A very simplified diagram showing the progression of the d. discoideum from the mound stage to the fruiting body. The mound begins to form a tip, which will go on to form the "head" of the slug. The d. discoideum differentiates into prestalk and prespore cells, the prestalk cells will make up the tip  of the mound. The slug may travel a few centimetres until it must culminate, during the culmination stage a stalk will form first,  before spore cells accumulate at the top. Finally, the mature spore cells, held up by the stalk, forms the fruiting body.
Figure 2, a simplified journey from the mound to fruiting body.

Teamwork makes the dream work

Once the fruiting body has been formed d. Discoideum can finally achieve its goal, asexual reproduction. The mature spores are released, and while the amoeba that created the fruiting body are left behind, it is so that the new generation that rises out of this event may go on to thrive in an area hopefully with more bacteria to eat. 

Cells depend on chemical signalling and transcriptional changes as they undergo germination in stages, first spores that were once dormant in the fruiting body are activated, and then the activated spores swell, increasing in size before the final stage, the emergence of new amoeba(6,7,8,9).

Read on

Dictyostelium discoideum is an amoeba with the ability to come together in times of starvation to function as a multicellular slug. It's also really interesting to read about. Seriously, there's so much more than I could fit in one article and if you want to read up on it yourself, here are some resources.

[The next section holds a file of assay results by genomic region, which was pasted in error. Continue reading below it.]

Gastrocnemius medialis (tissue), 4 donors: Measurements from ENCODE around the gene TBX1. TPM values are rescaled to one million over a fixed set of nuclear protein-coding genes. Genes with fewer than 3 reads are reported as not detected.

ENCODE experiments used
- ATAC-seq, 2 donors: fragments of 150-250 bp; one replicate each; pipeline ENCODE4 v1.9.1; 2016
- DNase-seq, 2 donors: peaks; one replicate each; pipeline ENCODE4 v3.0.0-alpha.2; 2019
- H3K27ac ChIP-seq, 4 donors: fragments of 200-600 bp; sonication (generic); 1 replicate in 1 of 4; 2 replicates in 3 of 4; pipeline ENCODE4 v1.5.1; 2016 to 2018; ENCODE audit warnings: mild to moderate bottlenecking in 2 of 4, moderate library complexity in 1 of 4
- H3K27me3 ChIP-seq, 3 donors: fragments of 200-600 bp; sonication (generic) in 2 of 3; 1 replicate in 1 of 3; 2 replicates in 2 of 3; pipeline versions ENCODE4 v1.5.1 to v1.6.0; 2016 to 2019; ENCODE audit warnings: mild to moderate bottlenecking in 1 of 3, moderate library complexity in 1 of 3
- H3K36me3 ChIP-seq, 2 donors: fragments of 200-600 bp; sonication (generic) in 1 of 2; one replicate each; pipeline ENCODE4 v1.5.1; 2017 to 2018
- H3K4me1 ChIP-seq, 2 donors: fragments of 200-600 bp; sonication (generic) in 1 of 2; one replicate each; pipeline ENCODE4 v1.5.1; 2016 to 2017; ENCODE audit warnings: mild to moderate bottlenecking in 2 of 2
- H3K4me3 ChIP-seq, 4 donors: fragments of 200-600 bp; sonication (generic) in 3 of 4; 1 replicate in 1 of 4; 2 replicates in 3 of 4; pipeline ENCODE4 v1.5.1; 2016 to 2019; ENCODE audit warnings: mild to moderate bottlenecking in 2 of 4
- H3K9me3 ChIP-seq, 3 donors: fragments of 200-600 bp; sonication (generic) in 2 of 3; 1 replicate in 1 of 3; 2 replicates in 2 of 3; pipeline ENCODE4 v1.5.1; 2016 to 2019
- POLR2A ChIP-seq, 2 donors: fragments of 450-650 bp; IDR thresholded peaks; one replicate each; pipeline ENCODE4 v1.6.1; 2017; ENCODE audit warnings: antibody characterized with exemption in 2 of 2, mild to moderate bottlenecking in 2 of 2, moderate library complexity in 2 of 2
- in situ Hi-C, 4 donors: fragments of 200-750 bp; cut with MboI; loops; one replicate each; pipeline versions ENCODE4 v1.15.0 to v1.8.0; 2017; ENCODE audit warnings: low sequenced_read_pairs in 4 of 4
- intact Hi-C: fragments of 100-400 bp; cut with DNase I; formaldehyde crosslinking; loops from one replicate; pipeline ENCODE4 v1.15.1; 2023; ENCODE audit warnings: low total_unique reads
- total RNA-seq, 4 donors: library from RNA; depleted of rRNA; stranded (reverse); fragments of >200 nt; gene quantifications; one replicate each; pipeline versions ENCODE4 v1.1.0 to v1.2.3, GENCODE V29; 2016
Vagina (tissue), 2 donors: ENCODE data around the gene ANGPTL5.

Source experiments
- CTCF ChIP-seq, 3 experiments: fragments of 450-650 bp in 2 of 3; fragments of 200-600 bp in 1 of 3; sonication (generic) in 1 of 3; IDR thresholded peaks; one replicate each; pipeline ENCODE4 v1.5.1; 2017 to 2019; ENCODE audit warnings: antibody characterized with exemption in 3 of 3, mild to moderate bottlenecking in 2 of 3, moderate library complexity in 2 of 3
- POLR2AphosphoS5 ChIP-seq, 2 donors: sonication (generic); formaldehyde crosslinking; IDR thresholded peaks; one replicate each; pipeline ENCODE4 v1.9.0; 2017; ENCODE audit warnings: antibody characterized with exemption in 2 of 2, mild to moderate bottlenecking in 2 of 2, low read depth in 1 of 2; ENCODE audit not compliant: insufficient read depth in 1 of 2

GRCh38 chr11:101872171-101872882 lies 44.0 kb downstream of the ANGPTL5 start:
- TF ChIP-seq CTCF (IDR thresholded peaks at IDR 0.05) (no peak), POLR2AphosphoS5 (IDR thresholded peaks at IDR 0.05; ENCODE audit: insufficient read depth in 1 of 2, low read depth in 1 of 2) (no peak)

1. Iglesias PA, Devreotes PN. Navigating through models of chemotaxis. Current Opinion in Cell Biology. 2008 Feb 1;20(1):35–40.

  2. Song L, Nadkarni SM, Bödeker HU, Beta C, Bae A, Franck C, et al. Dictyostelium discoideum chemotaxis: Threshold for directed motion. European Journal of Cell Biology. 2006 Sep 27;85(9):981–9.

  3. Hereld D, Devreotes PN. Cyclic AMP Receptors of Dictyostelium. In: Lennarz WJ, Lane MD, editors. Encyclopedia of Biological Chemistry [Internet]. New York: Elsevier; 2004 [cited 2022 Jun 1]. p. 488–93. Available from: https://www.sciencedirect.com/science/article/pii/B0124437109001356

  4. Vasiev B, Weijer CJ. Modeling Chemotactic Cell Sorting during Dictyostelium discoideum Mound Formation. Biophysical Journal. 1999 Feb 1;76(2):595–605.

  5. Jack CN, Buttery N, Adu-Oppong B, Powers M, Thompson CRL, Queller DC, et al. Migration in the social stage of Dictyostelium discoideum amoebae impacts competition. PeerJ. 2015 Oct 22;3:e1352.

  6. Cotter DA, Raper KB. Properties of Germinating Spores of Dictyostelium discoideum. J Bacteriol. 1968 Nov;96(5):1680–9.

  7. Cotter DA, Mahadeo DC, Cervi DN, Kishi Y, Gale K, Sands T, et al. Environmental regulation of pathways controlling sporulation, dormancy and germination utilizes bacterial-like signaling complexes in Dictyostelium discoideum. Protist. 2000 Aug;151(2):111–26.

  8. Xu Q, Ibarra M, Mahadeo D, Shaw C, Huang E, Kuspa A, et al. Transcriptional Transitions during Dictyostelium Spore Germination. Eukaryot Cell. 2004 Oct;3(5):1101–10.

  9. O’Day DH, Mathavarajah S, Myre MA, Huber RJ. Calmodulin-mediated events during the life cycle of the amoebozoan Dictyostelium discoideum. Biological Reviews. 2020;95(2):472–90.